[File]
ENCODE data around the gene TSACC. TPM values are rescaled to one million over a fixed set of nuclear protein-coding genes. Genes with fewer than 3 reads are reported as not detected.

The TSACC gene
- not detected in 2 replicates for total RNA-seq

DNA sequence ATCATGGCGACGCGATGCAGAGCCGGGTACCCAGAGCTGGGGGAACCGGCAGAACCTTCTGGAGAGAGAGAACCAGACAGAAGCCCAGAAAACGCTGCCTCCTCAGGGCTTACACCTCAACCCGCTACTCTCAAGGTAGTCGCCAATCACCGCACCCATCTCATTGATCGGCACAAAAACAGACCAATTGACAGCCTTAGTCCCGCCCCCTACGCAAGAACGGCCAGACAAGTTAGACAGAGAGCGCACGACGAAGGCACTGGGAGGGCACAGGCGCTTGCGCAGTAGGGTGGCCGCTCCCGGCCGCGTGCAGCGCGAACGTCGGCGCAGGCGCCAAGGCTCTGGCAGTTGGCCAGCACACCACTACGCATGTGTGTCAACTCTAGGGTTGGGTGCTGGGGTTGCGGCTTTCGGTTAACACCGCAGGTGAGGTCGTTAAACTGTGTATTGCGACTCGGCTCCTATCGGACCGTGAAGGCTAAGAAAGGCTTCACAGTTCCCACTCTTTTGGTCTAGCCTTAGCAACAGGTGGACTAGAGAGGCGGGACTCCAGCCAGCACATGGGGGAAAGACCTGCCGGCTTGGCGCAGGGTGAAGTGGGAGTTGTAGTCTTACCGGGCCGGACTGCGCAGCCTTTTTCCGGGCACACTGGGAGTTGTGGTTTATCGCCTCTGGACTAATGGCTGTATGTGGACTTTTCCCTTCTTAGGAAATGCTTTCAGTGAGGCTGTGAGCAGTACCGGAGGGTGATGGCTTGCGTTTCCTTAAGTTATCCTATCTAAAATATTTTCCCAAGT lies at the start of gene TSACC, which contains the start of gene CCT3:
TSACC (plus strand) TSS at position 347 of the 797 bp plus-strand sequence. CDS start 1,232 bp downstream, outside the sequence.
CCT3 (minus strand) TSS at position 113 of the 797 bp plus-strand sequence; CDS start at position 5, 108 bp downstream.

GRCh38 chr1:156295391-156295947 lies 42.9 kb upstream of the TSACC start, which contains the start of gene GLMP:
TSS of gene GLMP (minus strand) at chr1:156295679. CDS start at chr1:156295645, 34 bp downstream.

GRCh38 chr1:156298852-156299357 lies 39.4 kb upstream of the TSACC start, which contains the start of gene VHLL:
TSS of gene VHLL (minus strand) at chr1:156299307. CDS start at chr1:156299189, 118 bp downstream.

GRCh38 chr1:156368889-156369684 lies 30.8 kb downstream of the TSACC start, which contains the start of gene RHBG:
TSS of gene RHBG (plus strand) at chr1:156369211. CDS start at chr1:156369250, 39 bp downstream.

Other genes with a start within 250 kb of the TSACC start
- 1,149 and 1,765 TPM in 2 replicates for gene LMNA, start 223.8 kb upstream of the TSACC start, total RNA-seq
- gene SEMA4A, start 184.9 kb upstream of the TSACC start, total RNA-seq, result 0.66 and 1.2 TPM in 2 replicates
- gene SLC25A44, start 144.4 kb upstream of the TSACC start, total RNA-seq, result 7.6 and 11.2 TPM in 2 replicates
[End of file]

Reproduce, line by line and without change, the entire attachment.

ENCODE data around the gene TSACC. TPM values are rescaled to one million over a fixed set of nuclear protein-coding genes. Genes with fewer than 3 reads are reported as not detected.

The TSACC gene
- not detected in 2 replicates for total RNA-seq

DNA sequence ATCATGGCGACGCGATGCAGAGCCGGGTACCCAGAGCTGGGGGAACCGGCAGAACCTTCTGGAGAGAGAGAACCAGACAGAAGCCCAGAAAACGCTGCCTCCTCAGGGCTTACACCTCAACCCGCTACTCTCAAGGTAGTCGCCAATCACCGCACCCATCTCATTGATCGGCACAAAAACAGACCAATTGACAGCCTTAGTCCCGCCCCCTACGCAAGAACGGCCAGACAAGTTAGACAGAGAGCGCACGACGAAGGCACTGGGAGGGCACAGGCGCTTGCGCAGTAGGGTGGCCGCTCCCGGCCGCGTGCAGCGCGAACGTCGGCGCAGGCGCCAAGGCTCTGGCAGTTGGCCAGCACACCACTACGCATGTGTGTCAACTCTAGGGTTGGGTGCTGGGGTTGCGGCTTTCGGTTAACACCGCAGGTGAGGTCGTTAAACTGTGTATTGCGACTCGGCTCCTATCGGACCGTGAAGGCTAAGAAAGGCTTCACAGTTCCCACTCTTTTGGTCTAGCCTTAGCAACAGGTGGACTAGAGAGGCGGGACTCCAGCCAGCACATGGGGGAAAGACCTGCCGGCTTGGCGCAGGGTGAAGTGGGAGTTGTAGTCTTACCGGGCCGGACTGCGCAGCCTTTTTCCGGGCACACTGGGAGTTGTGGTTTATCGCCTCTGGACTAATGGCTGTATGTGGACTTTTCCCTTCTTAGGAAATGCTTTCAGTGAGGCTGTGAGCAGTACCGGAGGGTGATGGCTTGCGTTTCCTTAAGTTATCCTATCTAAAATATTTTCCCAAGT lies at the start of gene TSACC, which contains the start of gene CCT3:
TSACC (plus strand) TSS at position 347 of the 797 bp plus-strand sequence. CDS start 1,232 bp downstream, outside the sequence.
CCT3 (minus strand) TSS at position 113 of the 797 bp plus-strand sequence; CDS start at position 5, 108 bp downstream.

GRCh38 chr1:156295391-156295947 lies 42.9 kb upstream of the TSACC start, which contains the start of gene GLMP:
TSS of gene GLMP (minus strand) at chr1:156295679. CDS start at chr1:156295645, 34 bp downstream.

GRCh38 chr1:156298852-156299357 lies 39.4 kb upstream of the TSACC start, which contains the start of gene VHLL:
TSS of gene VHLL (minus strand) at chr1:156299307. CDS start at chr1:156299189, 118 bp downstream.

GRCh38 chr1:156368889-156369684 lies 30.8 kb downstream of the TSACC start, which contains the start of gene RHBG:
TSS of gene RHBG (plus strand) at chr1:156369211. CDS start at chr1:156369250, 39 bp downstream.

Other genes with a start within 250 kb of the TSACC start
- 1,149 and 1,765 TPM in 2 replicates for gene LMNA, start 223.8 kb upstream of the TSACC start, total RNA-seq
- gene SEMA4A, start 184.9 kb upstream of the TSACC start, total RNA-seq, result 0.66 and 1.2 TPM in 2 replicates
- gene SLC25A44, start 144.4 kb upstream of the TSACC start, total RNA-seq, result 7.6 and 11.2 TPM in 2 replicates